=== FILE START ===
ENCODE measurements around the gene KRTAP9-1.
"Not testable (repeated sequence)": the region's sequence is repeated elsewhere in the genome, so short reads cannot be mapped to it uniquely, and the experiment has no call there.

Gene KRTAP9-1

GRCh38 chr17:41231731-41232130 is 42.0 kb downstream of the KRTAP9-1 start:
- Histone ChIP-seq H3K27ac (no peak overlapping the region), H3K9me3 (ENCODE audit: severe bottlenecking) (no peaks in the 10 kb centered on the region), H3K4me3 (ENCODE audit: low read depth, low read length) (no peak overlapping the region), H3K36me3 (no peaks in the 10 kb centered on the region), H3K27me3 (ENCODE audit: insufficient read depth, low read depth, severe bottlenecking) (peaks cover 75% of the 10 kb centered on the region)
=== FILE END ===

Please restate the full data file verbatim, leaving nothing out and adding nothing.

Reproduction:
ENCODE measurements around the gene KRTAP9-1.
"Not testable (repeated sequence)": the region's sequence is repeated elsewhere in the genome, so short reads cannot be mapped to it uniquely, and the experiment has no call there.

Gene KRTAP9-1

GRCh38 chr17:41231731-41232130 is 42.0 kb downstream of the KRTAP9-1 start:
- Histone ChIP-seq H3K27ac (no peak overlapping the region), H3K9me3 (ENCODE audit: severe bottlenecking) (no peaks in the 10 kb centered on the region), H3K4me3 (ENCODE audit: low read depth, low read length) (no peak overlapping the region), H3K36me3 (no peaks in the 10 kb centered on the region), H3K27me3 (ENCODE audit: insufficient read depth, low read depth, severe bottlenecking) (peaks cover 75% of the 10 kb centered on the region)